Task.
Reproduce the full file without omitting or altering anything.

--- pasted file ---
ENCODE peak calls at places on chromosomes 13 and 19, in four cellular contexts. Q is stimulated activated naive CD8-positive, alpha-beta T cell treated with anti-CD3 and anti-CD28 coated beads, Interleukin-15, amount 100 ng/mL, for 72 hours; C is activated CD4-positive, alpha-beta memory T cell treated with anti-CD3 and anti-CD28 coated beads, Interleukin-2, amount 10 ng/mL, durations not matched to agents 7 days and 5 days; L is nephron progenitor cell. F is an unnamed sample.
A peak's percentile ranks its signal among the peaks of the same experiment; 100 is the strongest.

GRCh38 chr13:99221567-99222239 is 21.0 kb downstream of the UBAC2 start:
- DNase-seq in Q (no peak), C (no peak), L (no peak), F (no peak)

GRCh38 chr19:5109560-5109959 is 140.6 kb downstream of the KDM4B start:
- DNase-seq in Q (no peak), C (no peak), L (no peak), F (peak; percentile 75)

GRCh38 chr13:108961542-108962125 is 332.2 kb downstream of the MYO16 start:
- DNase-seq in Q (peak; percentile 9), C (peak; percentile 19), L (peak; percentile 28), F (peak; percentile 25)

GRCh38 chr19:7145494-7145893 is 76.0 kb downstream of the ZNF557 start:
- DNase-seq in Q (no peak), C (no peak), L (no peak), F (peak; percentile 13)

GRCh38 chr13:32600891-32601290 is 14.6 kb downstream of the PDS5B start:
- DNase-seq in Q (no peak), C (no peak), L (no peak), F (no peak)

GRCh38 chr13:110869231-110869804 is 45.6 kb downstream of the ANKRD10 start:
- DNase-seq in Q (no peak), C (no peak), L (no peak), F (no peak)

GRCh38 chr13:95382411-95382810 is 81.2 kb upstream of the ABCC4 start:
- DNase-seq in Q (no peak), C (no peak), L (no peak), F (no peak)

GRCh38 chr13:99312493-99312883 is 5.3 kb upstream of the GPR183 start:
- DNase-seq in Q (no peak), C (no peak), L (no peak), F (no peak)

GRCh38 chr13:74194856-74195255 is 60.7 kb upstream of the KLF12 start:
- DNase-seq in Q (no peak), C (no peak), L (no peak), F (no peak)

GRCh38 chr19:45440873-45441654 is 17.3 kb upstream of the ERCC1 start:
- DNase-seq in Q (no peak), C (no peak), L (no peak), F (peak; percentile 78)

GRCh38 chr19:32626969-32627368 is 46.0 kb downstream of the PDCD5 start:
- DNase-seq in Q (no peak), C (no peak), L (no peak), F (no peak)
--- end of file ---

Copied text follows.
ENCODE peak calls at places on chromosomes 13 and 19, in four cellular contexts. Q is stimulated activated naive CD8-positive, alpha-beta T cell treated with anti-CD3 and anti-CD28 coated beads, Interleukin-15, amount 100 ng/mL, for 72 hours; C is activated CD4-positive, alpha-beta memory T cell treated with anti-CD3 and anti-CD28 coated beads, Interleukin-2, amount 10 ng/mL, durations not matched to agents 7 days and 5 days; L is nephron progenitor cell. F is an unnamed sample.
A peak's percentile ranks its signal among the peaks of the same experiment; 100 is the strongest.

GRCh38 chr13:99221567-99222239 is 21.0 kb downstream of the UBAC2 start:
- DNase-seq in Q (no peak), C (no peak), L (no peak), F (no peak)

GRCh38 chr19:5109560-5109959 is 140.6 kb downstream of the KDM4B start:
- DNase-seq in Q (no peak), C (no peak), L (no peak), F (peak; percentile 75)

GRCh38 chr13:108961542-108962125 is 332.2 kb downstream of the MYO16 start:
- DNase-seq in Q (peak; percentile 9), C (peak; percentile 19), L (peak; percentile 28), F (peak; percentile 25)

GRCh38 chr19:7145494-7145893 is 76.0 kb downstream of the ZNF557 start:
- DNase-seq in Q (no peak), C (no peak), L (no peak), F (peak; percentile 13)

GRCh38 chr13:32600891-32601290 is 14.6 kb downstream of the PDS5B start:
- DNase-seq in Q (no peak), C (no peak), L (no peak), F (no peak)

GRCh38 chr13:110869231-110869804 is 45.6 kb downstream of the ANKRD10 start:
- DNase-seq in Q (no peak), C (no peak), L (no peak), F (no peak)

GRCh38 chr13:95382411-95382810 is 81.2 kb upstream of the ABCC4 start:
- DNase-seq in Q (no peak), C (no peak), L (no peak), F (no peak)

GRCh38 chr13:99312493-99312883 is 5.3 kb upstream of the GPR183 start:
- DNase-seq in Q (no peak), C (no peak), L (no peak), F (no peak)

GRCh38 chr13:74194856-74195255 is 60.7 kb upstream of the KLF12 start:
- DNase-seq in Q (no peak), C (no peak), L (no peak), F (no peak)

GRCh38 chr19:45440873-45441654 is 17.3 kb upstream of the ERCC1 start:
- DNase-seq in Q (no peak), C (no peak), L (no peak), F (peak; percentile 78)

GRCh38 chr19:32626969-32627368 is 46.0 kb downstream of the PDCD5 start:
- DNase-seq in Q (no peak), C (no peak), L (no peak), F (no peak)